PETITION: Tell Rights Tribunal to THROW OUT cases of trans ‘woman’ demanding females wax his genitals Sign the petition here.
VANCOUVER, July 22, 2019 (LifeSiteNews) — Canadian trans activist Jonathan “Jessica” Yaniv, a male who claims to be female, is scheduled to be back in the B.C. Human Rights Tribunal this Friday to defend three more of an initial 16 discrimination complaints he filed against local beauticians for refusing to wax his male genitals.
The case made international headlines last week when the tribunal held a fourth hearing on Wednesday to deal with yet another of the multiple complaints, and tribunal judge Devyn Cousineau lifted the interim publication ban that hitherto protected Yaniv’s identity.
Yaniv is asking for $8,000 in compensation from the respondents and has privately settled with some for amounts ranging from $1,000 to $5,000, according to the Post Millennial.
The Vancouver-based “male-to-female” transgender activist’s is also alleged to have engaged in disturbing online behaviour toward young girls and is known for his ability to de-platform his critics. Most recently, free speech activist Lindsay Shepherd was permanently banned from Twitter after a heated exchange with Yaniv.
Meanwhile, Yaniv is scheduled to appear before the Township of Langley Council tonight to request LGBT topless swim parties for young people at which parents and guardians will not be present.
In Wednesday’s hearing, Marcia Da Silva told the tribunal she was forced to shut down her home-based business after Yaniv launched his complaint because her husband was concerned for her safety, reported the National Post.
An immigrant from Brazil, Da Silva was represented by Jay Cameron of the Alberta-based Justice Centre for Constitutional Freedoms during the often “raucous” proceedings, in which Yaniv compared being denied a wax to neo-Nazism, the Post reported.
When Cameron asserted that Yaniv should have asked for a “bro-zilian,” not a Brazilian, Yaniv claimed he is “inter-sex” and has female body parts but would not elaborate. Cameron then accused Yaniv of a “fabrication” and “attempting to mislead the tribunal,” the National Post reported.
Cameron also pointed out that Yaniv’s complaints disproportionately target women from ethnic and religious minorities.
Rex Murphy highlighted this in a scathing denunciation of the tribunal agreeing to arbitrate “a degrading and narcissistic triviality.”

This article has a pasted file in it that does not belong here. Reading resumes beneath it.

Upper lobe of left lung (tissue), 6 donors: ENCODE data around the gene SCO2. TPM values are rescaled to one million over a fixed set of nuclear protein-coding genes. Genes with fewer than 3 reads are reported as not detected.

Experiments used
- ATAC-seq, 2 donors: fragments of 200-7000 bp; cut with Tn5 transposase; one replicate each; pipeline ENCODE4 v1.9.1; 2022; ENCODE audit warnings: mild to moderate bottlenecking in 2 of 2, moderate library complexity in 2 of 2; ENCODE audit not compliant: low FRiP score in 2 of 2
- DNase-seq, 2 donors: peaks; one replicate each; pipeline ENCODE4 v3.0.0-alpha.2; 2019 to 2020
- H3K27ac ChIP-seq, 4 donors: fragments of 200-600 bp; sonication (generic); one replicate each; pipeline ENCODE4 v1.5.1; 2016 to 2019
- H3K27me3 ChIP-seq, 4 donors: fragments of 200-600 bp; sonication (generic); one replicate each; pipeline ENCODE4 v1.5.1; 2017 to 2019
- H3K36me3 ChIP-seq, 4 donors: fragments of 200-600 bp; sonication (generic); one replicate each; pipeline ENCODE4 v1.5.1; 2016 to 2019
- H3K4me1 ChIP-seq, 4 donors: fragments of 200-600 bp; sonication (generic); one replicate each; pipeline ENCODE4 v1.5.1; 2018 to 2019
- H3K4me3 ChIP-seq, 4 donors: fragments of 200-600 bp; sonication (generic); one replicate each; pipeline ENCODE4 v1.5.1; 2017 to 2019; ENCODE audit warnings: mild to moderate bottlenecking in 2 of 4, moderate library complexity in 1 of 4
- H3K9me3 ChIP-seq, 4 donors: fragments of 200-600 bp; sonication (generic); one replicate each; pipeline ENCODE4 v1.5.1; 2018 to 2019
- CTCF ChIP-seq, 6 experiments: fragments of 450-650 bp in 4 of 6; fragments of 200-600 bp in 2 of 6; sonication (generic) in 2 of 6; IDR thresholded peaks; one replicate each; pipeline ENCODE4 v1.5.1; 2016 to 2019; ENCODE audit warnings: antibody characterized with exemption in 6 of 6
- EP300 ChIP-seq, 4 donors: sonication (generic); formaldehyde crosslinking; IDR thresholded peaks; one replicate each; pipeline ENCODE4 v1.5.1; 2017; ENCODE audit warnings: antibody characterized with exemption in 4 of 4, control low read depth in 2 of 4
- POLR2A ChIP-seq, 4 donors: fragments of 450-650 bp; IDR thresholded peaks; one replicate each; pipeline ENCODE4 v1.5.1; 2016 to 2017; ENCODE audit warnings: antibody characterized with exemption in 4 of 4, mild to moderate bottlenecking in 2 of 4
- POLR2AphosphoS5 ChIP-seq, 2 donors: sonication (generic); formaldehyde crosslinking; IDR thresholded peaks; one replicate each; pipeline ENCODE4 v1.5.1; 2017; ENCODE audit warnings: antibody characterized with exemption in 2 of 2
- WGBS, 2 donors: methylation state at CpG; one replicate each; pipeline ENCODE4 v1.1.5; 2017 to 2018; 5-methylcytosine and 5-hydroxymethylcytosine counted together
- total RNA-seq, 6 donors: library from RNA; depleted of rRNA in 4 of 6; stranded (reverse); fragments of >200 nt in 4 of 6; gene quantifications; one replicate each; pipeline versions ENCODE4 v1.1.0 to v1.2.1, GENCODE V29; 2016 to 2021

One of the “ironies” of the situation “has to be the publicly expressed disdain and contempt for immigrant women by the person filing complaints because that person insists — it is necessary to be blunt — they handle male genitals,” Murphy wrote.
“[W]hile posting under his masculine name, Jonathan Yaniv, put up this: ‘We have a lot of immigrants here who gawk, judge and aren’t the cleanest of people, they’re also verbally and physically abusive, that’s one reason I joined a girl’s gym, cause I DON’T want issues with these people … They lie about s—, they’ll do anything to support their own kind and make things miserable for everyone else’.”
Yaniv, for his part, argued that religious or cultural beliefs do not matter when it comes to providing a service, the Post Millennial reported.
“The people that discriminated against me are forcing their beliefs on society,” said Yaniv while cross-examining his mother, whom he called as a witness, it reported.
“Some of my clients have been very significantly affected on a personal level. [Another client also] closed her business, she has been depressed, anxious, sleepless and that has gone on for a period of many months,” Cameron told the tribunal Wednesday, as reported in the Post Millennial.
“It is a very serious thing to launch a human rights complaint against a person. My clients are people. They have a right to make a living and this has interfered with their livelihood, but also you have the stigma of being associated with this hanging over you.”
The JCCF has represented pro bono four other beauticians Yaniv targeted with his complaints.
On July 4, the JCCF defended Blue Heaven Beauty Lounge and its owner, Sandeep Banipal, a practicing Sikh, who is not trained to wax male genitals and is not comfortable doing so “because of personal and religious reasons,” a JCCF press release states.
On July 5, the JCCF defended Sukhi Hehar Gill, whom Yaniv requested wax his “arms and legs,” at the tribunal. A Sikh, Hehar’s practice is “to provide waxing for female clients in their homes,” and she says travelling to a male client’s house “is contrary to my faith.”
The JCCF won a victory in September for Sheila Poyer, a single mother working out of her home, when Yaniv formally withdrew his complaint.
JCCF founder John Carpay wrote in the Post Millennial at the time that Yaniv had told Poyer he would not proceed to a hearing if she paid him $2,500.
In a May 2018 ruling penned by Cousineau, the tribunal noted it was “improper” for Yaniv to withdraw a complaint once a respondent mounted a defence.
But Cousineau also asserted that Yaniv had a “genuine grievance” about “pervasive discrimination against transgender women,” and this “is the reason that the Tribunal exists.”
According to the tribunal’s schedule, it will hear three more of Yaniv’s complaints July 26. However, none of the three has responded to the tribunal, and the JCCF will not be in attendance.